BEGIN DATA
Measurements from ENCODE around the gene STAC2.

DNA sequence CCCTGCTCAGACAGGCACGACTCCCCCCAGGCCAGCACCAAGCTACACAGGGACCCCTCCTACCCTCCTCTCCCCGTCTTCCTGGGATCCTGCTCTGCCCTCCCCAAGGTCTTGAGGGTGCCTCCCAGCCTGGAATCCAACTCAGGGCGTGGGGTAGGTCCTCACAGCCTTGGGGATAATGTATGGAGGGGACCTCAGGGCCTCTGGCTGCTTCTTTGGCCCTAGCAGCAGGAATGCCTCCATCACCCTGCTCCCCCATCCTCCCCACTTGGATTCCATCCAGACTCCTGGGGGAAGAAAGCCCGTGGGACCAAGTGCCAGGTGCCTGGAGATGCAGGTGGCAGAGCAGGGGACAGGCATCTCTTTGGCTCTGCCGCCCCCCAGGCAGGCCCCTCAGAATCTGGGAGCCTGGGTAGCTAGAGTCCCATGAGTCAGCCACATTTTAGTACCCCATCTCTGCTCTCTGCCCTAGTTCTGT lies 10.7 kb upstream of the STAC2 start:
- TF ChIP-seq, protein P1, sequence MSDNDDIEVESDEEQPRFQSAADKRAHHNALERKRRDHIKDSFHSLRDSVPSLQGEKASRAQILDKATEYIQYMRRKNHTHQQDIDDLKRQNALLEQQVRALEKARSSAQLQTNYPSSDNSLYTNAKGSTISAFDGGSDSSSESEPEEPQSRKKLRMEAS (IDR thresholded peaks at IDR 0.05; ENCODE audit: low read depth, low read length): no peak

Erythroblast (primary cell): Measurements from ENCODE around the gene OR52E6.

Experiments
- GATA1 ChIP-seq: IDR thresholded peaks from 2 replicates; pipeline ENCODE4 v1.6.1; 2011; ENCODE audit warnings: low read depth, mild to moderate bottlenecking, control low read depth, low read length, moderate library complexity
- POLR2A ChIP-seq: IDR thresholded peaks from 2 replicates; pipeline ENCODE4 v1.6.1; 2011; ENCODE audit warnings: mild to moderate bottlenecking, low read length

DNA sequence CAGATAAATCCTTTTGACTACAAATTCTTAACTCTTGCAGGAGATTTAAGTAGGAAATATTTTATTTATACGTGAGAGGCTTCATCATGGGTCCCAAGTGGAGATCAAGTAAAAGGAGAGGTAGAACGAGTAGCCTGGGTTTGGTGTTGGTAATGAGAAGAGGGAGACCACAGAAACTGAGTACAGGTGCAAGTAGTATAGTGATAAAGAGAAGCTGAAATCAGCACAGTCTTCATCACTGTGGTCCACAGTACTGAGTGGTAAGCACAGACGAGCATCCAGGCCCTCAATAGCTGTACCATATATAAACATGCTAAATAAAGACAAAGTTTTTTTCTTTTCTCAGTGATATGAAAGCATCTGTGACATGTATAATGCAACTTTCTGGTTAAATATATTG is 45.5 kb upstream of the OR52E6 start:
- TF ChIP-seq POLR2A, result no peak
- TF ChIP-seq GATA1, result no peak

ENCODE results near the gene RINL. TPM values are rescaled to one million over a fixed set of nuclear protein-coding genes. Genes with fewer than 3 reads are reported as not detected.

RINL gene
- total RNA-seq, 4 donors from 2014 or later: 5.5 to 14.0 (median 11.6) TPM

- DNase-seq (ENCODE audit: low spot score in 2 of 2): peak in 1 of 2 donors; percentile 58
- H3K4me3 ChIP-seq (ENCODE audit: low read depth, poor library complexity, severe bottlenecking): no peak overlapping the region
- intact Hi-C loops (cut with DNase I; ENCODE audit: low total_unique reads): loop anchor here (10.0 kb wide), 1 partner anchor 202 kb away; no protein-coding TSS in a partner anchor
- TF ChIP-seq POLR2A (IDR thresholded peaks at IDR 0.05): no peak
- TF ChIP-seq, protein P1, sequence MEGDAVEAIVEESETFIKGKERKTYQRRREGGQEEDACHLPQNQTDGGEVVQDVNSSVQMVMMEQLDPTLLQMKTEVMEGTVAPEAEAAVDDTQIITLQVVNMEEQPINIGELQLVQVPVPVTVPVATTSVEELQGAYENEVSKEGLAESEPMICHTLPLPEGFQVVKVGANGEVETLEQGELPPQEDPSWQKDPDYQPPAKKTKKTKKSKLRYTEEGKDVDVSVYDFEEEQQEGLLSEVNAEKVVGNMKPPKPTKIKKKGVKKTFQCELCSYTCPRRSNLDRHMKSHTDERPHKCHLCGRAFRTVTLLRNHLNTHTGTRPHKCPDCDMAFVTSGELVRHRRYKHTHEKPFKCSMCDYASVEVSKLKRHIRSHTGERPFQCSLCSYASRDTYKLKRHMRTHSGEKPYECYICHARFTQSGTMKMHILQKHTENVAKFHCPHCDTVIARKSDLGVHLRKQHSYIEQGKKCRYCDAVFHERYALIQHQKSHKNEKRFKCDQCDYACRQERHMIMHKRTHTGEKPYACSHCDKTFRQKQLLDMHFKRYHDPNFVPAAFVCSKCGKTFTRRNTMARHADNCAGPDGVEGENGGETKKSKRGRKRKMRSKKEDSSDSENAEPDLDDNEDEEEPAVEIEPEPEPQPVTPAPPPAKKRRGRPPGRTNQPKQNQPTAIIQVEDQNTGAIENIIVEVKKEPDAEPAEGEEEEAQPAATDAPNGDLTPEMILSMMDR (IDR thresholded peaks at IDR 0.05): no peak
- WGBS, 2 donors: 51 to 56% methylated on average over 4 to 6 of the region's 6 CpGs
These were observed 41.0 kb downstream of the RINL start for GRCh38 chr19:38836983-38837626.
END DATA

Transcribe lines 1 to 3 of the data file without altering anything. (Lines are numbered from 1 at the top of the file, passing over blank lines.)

Measurements from ENCODE around the gene STAC2.

DNA sequence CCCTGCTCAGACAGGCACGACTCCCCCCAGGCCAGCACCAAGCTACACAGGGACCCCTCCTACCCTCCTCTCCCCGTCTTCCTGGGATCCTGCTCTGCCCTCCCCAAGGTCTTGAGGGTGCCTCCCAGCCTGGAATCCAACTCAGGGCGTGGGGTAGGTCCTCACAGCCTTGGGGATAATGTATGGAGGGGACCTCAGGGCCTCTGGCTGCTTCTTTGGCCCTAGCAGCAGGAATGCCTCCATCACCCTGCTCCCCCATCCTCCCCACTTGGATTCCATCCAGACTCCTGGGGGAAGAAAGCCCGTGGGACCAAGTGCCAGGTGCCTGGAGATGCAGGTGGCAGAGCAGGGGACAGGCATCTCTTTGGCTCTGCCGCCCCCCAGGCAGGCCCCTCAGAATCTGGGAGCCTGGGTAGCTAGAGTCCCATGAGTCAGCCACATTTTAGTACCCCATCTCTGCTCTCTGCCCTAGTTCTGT lies 10.7 kb upstream of the STAC2 start:
- TF ChIP-seq, protein P1, sequence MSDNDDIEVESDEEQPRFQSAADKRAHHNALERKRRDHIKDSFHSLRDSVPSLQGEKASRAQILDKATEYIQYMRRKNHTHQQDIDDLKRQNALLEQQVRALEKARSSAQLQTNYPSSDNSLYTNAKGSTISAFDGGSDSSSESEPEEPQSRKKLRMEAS (IDR thresholded peaks at IDR 0.05; ENCODE audit: low read depth, low read length): no peak